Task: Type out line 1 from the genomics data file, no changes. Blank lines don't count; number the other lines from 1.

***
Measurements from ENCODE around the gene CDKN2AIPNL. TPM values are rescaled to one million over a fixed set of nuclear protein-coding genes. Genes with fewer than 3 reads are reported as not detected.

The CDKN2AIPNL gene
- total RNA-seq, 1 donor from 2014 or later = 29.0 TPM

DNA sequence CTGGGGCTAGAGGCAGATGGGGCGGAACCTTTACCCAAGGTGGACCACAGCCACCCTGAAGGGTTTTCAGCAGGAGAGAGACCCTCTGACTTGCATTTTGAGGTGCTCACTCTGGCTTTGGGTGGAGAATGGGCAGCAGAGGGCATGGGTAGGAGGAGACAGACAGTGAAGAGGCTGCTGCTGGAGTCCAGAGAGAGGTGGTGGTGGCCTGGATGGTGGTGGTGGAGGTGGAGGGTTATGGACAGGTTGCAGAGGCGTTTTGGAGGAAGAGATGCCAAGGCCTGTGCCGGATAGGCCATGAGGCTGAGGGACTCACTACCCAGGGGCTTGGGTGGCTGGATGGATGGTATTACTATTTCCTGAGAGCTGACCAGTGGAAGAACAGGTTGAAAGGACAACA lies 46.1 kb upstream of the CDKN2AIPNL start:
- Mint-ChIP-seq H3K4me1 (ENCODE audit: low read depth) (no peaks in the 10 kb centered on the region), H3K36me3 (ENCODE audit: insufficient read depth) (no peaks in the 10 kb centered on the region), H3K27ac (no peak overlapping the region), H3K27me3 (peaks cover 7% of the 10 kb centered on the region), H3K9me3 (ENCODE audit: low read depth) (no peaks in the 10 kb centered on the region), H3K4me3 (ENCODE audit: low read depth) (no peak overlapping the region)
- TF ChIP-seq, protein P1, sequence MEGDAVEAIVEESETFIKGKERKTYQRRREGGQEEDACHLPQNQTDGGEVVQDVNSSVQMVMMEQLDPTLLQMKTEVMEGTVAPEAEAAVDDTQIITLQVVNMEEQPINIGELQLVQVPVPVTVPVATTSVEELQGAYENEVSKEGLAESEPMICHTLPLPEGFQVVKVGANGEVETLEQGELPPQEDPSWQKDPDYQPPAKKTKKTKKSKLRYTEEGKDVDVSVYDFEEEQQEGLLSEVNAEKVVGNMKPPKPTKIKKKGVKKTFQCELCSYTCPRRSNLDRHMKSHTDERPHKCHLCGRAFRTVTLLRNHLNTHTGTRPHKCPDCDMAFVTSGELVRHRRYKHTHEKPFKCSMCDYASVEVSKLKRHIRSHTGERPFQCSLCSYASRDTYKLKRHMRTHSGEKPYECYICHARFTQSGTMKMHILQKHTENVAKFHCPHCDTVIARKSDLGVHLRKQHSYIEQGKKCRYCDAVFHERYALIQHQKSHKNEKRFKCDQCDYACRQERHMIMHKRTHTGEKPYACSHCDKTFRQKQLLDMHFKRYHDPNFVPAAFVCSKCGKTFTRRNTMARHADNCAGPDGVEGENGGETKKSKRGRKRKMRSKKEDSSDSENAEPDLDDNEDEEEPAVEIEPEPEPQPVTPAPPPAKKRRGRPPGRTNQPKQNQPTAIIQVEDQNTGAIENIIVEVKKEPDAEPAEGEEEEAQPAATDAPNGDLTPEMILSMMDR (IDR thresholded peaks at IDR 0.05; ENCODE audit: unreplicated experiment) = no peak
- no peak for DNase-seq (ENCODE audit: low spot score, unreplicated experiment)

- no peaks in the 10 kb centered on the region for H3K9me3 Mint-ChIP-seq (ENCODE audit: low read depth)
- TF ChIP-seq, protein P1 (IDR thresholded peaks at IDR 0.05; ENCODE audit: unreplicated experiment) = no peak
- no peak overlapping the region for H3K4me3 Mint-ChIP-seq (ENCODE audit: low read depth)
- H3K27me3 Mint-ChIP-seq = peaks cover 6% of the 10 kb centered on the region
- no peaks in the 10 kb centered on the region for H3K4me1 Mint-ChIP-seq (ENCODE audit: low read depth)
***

Measurements from ENCODE around the gene CDKN2AIPNL. TPM values are rescaled to one million over a fixed set of nuclear protein-coding genes. Genes with fewer than 3 reads are reported as not detected.